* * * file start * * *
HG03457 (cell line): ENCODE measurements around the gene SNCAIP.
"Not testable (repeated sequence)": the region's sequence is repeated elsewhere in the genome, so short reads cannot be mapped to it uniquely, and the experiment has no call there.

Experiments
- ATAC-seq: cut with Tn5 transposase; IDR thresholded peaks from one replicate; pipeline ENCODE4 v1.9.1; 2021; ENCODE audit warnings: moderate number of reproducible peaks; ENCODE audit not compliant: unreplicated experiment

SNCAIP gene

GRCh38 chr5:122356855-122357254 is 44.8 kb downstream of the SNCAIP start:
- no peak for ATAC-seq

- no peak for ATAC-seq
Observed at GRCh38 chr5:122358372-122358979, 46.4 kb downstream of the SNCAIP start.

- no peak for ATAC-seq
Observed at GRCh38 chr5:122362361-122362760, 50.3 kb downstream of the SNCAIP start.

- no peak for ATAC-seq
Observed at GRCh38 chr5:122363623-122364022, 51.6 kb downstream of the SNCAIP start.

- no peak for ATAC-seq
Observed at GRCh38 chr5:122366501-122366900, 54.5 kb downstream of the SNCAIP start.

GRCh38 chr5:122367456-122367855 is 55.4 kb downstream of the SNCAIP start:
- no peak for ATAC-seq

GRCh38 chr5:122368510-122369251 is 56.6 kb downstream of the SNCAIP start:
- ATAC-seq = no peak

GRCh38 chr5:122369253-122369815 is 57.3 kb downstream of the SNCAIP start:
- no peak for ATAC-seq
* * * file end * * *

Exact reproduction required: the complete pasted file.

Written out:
HG03457 (cell line): ENCODE measurements around the gene SNCAIP.
"Not testable (repeated sequence)": the region's sequence is repeated elsewhere in the genome, so short reads cannot be mapped to it uniquely, and the experiment has no call there.

Experiments
- ATAC-seq: cut with Tn5 transposase; IDR thresholded peaks from one replicate; pipeline ENCODE4 v1.9.1; 2021; ENCODE audit warnings: moderate number of reproducible peaks; ENCODE audit not compliant: unreplicated experiment

SNCAIP gene

GRCh38 chr5:122356855-122357254 is 44.8 kb downstream of the SNCAIP start:
- no peak for ATAC-seq

- no peak for ATAC-seq
Observed at GRCh38 chr5:122358372-122358979, 46.4 kb downstream of the SNCAIP start.

- no peak for ATAC-seq
Observed at GRCh38 chr5:122362361-122362760, 50.3 kb downstream of the SNCAIP start.

- no peak for ATAC-seq
Observed at GRCh38 chr5:122363623-122364022, 51.6 kb downstream of the SNCAIP start.

- no peak for ATAC-seq
Observed at GRCh38 chr5:122366501-122366900, 54.5 kb downstream of the SNCAIP start.

GRCh38 chr5:122367456-122367855 is 55.4 kb downstream of the SNCAIP start:
- no peak for ATAC-seq

GRCh38 chr5:122368510-122369251 is 56.6 kb downstream of the SNCAIP start:
- ATAC-seq = no peak

GRCh38 chr5:122369253-122369815 is 57.3 kb downstream of the SNCAIP start:
- no peak for ATAC-seq